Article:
OLDIE PODCAzT 30: Augustine on Peter and John; singing a Tridentine Requiem; St. Peter Celestine V

This time we hear St. Augustine of Hippo’s tr. 124 on the Gospel of John, in which he explores what Christ meant when He told Peter to follow Him but told John that He would have to stay until He came.

Also, I sang a “Tridentine” Requiem today for Msgr. Richard Schuler, whose 30th day after death has arrived. I have audio clips.

You might just hear a version of the Our Father in Latin sung in a tone you haven’t heard before if you haven’t been to a Requiem cantata.  In the Extraordinary Form for sung Masses on ferias and for Requiem Masses the priest sings the Our Father in a simpler tone, as also he does with the Preface.

We also dig into why St. Peter Celestine V, Pope (+1296) winds up in Dante’s Inferno.

About Fr. John Zuhlsdorf

Fr. Z is the guy who runs this blog. o{]:¬)
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  1. Louis says:

    Loved it. Any more Don Camillo coming soon?

  2. Exceedingly interesting!

  3. wanda says:

    Thank you, Fr. Z. Listened, learned, enjoyed. Especially the chants. Lots of things packed in there. Your efforts are appreciated.

  4. irishgirl says:

    Thank you, Father Z-that was a very cool podcast! I like it when you read St. Augustine!

  5. Dear Fr. Z. (Father, bless!):

    Your sermon was everything that I have wanted a sermon to be, and just about everything that otherwise has been lacking in the sermons that I have heard from most Latin priests: patristic, rich with learning, and woven well with Holy Scripture and Church Teaching.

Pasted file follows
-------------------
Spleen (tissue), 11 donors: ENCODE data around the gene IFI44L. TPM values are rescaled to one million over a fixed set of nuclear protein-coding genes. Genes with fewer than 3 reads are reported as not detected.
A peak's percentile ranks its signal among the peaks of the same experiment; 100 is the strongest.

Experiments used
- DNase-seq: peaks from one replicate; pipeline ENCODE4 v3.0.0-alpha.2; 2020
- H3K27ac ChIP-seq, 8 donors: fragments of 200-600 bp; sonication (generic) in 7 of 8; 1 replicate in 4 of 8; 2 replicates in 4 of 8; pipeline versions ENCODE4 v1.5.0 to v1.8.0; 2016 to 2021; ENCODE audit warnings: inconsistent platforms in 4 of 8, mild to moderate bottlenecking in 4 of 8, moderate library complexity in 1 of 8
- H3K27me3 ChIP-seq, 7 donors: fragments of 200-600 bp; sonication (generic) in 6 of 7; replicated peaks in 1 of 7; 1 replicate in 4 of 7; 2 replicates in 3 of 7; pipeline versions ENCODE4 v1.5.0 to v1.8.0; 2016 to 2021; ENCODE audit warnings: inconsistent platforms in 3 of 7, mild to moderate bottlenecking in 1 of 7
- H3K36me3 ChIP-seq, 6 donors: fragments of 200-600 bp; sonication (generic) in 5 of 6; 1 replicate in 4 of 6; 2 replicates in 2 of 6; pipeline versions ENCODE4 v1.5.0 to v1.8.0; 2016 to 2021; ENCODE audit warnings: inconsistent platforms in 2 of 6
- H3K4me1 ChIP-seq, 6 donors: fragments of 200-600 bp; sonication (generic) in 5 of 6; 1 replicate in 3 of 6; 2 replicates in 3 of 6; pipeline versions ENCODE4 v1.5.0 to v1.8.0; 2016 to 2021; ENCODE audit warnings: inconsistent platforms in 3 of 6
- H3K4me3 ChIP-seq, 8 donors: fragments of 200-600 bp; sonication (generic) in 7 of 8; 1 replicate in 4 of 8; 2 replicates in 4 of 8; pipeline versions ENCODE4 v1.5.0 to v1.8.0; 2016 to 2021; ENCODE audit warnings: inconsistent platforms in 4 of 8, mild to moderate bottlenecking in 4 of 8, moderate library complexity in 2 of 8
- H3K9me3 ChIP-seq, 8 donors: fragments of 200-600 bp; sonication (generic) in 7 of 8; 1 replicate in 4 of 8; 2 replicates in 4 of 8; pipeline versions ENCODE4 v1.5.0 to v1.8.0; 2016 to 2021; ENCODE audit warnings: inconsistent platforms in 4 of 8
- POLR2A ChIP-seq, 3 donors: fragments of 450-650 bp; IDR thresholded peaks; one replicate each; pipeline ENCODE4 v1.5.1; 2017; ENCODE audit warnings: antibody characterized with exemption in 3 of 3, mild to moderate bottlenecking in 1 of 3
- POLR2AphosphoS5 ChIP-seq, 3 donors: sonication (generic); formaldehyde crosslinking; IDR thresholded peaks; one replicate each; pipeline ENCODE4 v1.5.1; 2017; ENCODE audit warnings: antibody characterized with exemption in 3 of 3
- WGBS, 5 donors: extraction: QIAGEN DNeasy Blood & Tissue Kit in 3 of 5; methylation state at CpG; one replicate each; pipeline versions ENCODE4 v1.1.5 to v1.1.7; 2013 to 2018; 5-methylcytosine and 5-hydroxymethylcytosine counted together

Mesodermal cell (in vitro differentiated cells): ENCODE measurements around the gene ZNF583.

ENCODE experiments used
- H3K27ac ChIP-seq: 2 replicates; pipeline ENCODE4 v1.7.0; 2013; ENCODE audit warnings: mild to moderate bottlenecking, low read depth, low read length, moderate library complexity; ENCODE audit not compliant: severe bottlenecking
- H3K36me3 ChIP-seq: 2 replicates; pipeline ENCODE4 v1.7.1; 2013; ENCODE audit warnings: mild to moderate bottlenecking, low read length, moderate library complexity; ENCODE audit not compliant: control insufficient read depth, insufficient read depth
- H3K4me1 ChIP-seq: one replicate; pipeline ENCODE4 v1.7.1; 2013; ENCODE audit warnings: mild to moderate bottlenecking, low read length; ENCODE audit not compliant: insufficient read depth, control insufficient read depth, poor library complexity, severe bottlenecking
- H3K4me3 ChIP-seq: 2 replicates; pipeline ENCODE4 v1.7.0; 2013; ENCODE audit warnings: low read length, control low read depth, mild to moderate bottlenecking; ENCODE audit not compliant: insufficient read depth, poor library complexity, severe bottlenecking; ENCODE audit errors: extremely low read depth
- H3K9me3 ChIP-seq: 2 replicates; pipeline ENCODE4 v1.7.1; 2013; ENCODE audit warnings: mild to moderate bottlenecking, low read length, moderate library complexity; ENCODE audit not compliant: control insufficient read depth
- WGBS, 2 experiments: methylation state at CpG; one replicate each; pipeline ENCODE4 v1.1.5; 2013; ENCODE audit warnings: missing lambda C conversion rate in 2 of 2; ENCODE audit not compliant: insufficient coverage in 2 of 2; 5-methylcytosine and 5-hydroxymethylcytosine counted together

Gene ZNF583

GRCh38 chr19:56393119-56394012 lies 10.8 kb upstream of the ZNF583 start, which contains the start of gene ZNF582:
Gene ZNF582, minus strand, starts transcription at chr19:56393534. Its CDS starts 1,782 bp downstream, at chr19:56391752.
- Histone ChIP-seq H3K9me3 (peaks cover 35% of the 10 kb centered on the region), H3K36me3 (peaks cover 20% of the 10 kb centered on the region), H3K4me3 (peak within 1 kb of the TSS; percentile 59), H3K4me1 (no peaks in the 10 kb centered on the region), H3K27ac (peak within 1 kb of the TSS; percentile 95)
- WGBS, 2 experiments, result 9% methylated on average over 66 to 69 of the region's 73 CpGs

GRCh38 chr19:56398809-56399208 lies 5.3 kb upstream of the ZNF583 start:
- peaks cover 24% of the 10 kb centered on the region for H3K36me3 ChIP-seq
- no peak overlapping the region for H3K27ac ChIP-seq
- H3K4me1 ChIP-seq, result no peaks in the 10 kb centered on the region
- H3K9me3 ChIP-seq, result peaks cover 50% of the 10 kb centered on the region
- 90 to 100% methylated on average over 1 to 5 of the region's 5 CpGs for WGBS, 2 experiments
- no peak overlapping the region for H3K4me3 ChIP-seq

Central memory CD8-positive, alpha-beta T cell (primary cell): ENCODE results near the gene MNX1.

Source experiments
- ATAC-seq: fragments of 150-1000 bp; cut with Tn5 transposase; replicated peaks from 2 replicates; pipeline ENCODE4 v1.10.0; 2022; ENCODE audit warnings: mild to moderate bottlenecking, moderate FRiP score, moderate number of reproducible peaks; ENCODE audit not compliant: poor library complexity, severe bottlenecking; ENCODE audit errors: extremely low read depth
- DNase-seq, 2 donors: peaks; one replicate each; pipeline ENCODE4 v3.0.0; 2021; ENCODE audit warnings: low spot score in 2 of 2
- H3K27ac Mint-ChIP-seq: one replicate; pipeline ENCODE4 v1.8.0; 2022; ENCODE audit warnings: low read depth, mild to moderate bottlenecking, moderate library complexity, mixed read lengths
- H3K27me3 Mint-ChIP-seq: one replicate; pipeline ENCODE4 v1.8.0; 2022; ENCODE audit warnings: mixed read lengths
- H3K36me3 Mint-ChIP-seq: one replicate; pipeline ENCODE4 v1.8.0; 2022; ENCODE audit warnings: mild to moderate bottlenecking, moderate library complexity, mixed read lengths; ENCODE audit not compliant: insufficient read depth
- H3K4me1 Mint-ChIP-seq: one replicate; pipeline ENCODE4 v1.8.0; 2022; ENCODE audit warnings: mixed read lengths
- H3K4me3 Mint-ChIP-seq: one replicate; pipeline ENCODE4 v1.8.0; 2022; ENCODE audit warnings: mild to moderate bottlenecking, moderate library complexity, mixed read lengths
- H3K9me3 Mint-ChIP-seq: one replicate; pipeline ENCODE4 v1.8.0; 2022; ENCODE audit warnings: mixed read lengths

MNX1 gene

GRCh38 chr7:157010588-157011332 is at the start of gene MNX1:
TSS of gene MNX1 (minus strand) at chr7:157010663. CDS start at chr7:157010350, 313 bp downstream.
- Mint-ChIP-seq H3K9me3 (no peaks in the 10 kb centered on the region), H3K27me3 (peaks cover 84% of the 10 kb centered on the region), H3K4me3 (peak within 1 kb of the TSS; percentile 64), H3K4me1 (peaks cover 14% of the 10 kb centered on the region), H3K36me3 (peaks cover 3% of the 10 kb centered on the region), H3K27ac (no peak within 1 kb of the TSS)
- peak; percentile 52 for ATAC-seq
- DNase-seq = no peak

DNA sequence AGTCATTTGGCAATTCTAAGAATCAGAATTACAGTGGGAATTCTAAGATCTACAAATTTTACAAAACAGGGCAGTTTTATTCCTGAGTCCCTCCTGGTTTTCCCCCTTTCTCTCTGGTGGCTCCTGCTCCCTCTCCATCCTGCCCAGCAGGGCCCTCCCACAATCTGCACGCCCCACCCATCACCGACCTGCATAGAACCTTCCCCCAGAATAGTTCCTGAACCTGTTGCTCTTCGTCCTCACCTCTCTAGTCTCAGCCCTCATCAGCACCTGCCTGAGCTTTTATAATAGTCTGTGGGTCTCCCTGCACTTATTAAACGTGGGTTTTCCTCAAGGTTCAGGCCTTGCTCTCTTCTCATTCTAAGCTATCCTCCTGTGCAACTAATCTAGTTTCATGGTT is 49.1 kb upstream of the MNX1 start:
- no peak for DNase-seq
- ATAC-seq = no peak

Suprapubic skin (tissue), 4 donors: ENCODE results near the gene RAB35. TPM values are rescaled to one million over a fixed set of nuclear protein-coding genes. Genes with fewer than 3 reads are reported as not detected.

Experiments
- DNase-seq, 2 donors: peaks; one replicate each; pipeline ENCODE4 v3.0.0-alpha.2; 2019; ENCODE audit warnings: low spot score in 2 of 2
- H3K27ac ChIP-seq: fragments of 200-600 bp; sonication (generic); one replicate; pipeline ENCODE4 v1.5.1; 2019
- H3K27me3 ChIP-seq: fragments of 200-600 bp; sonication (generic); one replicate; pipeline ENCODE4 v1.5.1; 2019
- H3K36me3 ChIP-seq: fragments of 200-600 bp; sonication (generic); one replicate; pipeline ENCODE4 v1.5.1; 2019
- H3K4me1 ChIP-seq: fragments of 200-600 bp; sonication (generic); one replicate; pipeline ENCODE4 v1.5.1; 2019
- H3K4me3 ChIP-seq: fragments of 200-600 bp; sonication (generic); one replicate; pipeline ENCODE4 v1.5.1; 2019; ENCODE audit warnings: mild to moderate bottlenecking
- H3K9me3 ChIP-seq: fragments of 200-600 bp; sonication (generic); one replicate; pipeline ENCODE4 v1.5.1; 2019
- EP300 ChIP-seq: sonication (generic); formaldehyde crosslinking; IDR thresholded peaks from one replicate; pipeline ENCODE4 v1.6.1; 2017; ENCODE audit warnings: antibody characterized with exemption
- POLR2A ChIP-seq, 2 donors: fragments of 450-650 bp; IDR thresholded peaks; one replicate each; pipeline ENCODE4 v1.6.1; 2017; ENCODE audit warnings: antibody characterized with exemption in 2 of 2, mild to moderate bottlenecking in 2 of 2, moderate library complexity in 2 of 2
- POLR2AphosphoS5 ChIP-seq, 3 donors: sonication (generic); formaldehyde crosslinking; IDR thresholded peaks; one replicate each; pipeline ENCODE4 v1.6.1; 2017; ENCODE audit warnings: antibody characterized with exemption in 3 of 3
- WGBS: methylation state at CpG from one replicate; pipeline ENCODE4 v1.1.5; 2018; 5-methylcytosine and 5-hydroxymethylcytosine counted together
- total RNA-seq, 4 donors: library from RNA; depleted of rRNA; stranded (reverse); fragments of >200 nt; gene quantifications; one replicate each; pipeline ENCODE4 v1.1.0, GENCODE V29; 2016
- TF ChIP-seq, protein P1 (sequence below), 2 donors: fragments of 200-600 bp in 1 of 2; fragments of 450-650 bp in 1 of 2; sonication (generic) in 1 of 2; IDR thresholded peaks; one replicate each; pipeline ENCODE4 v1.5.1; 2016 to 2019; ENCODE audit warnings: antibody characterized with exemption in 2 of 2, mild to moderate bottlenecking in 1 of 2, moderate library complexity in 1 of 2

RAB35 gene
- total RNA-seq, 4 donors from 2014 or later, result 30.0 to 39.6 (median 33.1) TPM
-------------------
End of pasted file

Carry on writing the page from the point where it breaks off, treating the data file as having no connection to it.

I particularly valued your presentation of the distinction the Blessed Augustine made between the active life (whose exemplar was the Apostle Peter, [who loved Jesus]) and the contemplative life (whose exemplar was the Apostle John [whom Jesus loved]). Your excellent insight is that the participatio actuosa sought by the Council Fathers of Vatican II should begin with an active participation, but whose ultimate result should be interior and contemplative participation. By doing this, those who love our Lord will in turn be loved by Him.

    Of course, it does not hurt that you have an excellent speaking voice, a superb singing voice (in my opinion, your chanting was quite as good as that of the cantor who sang with you that day), and one of the best Latin accents that it has been my pleasure to hear.

  6. Joel says:

    Thank you for this podcast. It was just about perfect for a little contemplative time during my lunch break.

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